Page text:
Friday, October 13, 2006

Tomb Raiders . . . - Feature Photos

Sunday, October 08, 2006

Much needed solo explorations

Today was a sucessful recovery mission. It consisted of reading the latest Dig, homework, church, au bon pan, an aimless city walk, purchase of a used david bowie live CD recorded in July 1974, lobster roll, vanilla frosty, donating to charity. Much needed alone/mental thinking time= success! It reminded me of the time I walked from Brian's friend Brad house in West Hollywood to my car located about 5 miles away. I spent the entire day shopping around and walking aimlessly. That was about a week before I left, and I really got to take in more of the hollywood scene and score some thrifty discount finds.


I also stumbled upon a drum store that offers lessons tonight- score!


As for tomorrow, Happy Columbus Day.

Much needed solo explorations

Today was a sucessful recovery mission. It consisted of reading the latest Dig, homework, church, au bon pan, an aimless city walk, purchase of a used david bowie live CD recorded in July 1974, lobster roll, vanilla frosty, donating to charity. Much needed alone/mental thinking time= success! It reminded me of the time I walked from Brian's friend Brad house in West Hollywood to my car located about 5 miles away. I spent the entire day shopping around and walking aimlessly. That was about a week before I left, and I really got to take in more of the hollywood scene and score some thrifty discount finds.


I also stumbled upon a drum store that offers lessons tonight- score!


As for tomorrow, Happy Columbus Day.

Saturday, October 07, 2006

I just read the latest TIME cover story, entitled The Secret Letter From Iraq, by the way of cnn.com. It offers, "straightforward account of life in Iraq by a Marine officer was initially sent just to a small group of family and friends. His honest but wry narration and unusually frank dissection of the mission contrasts sharply with the story presented by both sides of the Iraq war debate, the Pentagon spin masters and fierce critics. Perhaps inevitably, the "Letter from Iraq" moved quickly beyond the small group of acquaintances and hit the inboxes of retired generals, officers in the Pentagon, and staffers on Capitol Hill. Time’s Sally B. Donnelly first received a copy three weeks ago but only this week was able to track down the author and verify the document's authenticity. The author wishes to remain anonymous but has allowed us to publish it here — with a few judicious omissions." [TIME]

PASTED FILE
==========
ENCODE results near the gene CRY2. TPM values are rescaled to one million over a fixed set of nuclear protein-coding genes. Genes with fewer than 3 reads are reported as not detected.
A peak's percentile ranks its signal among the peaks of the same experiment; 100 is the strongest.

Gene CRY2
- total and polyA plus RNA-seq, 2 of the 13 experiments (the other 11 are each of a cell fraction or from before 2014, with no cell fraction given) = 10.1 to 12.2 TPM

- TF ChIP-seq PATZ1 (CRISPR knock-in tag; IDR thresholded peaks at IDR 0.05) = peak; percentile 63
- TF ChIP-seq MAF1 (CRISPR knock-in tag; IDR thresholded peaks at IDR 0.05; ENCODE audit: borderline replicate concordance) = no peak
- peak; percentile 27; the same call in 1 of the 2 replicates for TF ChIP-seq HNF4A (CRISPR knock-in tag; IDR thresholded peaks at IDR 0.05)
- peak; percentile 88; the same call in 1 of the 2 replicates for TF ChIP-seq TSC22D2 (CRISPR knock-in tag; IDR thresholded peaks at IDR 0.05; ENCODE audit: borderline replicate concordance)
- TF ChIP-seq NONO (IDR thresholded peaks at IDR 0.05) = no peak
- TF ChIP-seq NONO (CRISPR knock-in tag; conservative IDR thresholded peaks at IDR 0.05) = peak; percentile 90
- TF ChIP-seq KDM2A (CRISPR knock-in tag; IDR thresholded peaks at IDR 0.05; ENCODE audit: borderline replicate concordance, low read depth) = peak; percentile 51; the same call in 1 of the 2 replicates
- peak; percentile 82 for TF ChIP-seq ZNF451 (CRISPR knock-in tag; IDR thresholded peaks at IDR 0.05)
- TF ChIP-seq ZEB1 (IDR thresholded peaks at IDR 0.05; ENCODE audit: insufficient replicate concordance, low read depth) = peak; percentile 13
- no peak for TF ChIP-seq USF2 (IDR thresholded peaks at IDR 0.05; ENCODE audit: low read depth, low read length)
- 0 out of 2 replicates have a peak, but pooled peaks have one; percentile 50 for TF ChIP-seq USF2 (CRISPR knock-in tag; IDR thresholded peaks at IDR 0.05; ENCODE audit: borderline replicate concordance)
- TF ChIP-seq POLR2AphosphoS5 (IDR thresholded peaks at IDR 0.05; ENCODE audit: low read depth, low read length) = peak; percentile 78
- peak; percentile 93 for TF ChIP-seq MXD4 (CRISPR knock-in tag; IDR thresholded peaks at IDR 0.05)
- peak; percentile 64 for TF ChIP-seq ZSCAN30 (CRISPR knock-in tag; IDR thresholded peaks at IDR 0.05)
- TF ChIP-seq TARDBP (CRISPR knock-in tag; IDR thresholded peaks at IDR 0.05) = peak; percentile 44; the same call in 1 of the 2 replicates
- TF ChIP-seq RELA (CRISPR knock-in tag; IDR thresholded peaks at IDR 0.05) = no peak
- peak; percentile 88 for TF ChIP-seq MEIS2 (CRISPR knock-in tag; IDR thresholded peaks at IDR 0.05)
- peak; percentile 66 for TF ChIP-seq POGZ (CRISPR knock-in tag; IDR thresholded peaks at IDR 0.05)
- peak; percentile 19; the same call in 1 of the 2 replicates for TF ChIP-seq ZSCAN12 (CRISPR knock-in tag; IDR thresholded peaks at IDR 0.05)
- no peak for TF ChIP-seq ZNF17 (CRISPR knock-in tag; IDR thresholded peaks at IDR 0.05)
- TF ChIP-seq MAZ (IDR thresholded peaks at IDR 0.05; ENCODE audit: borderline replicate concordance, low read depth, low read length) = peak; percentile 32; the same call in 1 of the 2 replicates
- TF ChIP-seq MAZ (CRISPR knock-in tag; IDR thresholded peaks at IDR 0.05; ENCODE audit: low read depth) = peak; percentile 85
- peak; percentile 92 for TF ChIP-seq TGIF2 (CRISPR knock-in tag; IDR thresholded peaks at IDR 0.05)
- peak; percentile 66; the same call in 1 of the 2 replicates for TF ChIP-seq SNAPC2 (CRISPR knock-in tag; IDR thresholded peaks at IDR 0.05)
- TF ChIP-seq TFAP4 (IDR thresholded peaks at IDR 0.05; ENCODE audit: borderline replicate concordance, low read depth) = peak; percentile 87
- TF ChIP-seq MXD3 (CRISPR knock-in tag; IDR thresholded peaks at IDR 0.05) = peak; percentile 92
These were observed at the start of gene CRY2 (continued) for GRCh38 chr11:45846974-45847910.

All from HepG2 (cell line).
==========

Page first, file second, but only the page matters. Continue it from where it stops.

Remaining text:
I encourage everyone to read it, no matter what your opinions are of the current war. It really offers a non-politically charged true glimpse into the military action in Iraq that the media in this country completely fail at supplying us.


In other news, fall weather has finally made its debut here in the bean. Chilly noses, turbo winds, and changing of the leaves in the Fens have emerged from hiding. I hope to make my way home in the next couple of weeks to visit the folks and see the true New England autumn that I do adore. Here's to pumpkin pie! Apple cider! and yes, hesitantly, sweater weather.

Thursday, October 05, 2006

Invisible Children

Today I viewed a film that I had been meaning to see for a while. It now ranks as one of my top documentaries, right up there with Born Into Brothels. Very Inspiring, definitly check out their inspiration and mission at Invisiblechildren.com


It truely made me feel so terribly spoiled and fortunate in this life given. We(american citizens) all are. Sure, some of us be more financially well off than others, but the true quality of life difference between us and residents of the african continent are astounding. I hope I never complain about my pitty problems ever again. It makes me feel TOO spoiled. Here I am with a very expensive university education about to be complete, and every worry and sadness I have felt is nothing compared to the pain these 'invisible children' feel every single day. But, I don't blame myself or the rest of our country for living this way, we didn't know better. We are told in school about how bad things 'used to be.' Little did I know. We inadvertently joke and tell our youngsters to 'eat their vegtables, there are starving kids in africa.' Now I know.

Monday, October 02, 2006

goodbye, summer.

The inevitable "flip-flop" tan which graced my feet this summer is slowly fading away. And with it, sunny skies and a feeling of contempt. Why is it when I'm finally comfortable somewhere, it's time for me to up and go? It rained yesterday. All day. I debuted my umbrella to the outdoors. It's funny, I bought that umbrella the second day I was in Los Angeles, and it didn't see harsh weather until today. I don't know what I find more humorous, the fact that I bought an umbrella preparing for the storm in sunny california that never came, or that the storm I was anticipating made it's mark here, at 'home', in Boston.


I know there are many positive things going on here for me. This is my last academic year for a while, possibly ever. I've been performing in Improv far better than I had before. I genuinely enjoy my job. But something's missing. It's the emotional chip. I've never felt more alone in my ways.



Welcome to the world of a unintentional nomad. The changing of leaves has begun, and I'm entering the world of unknown this winter. I invite you to join me. No one knows what will be tomorrow, or in the next hour for that matter. Here's to wishful thinking.



Happy Monday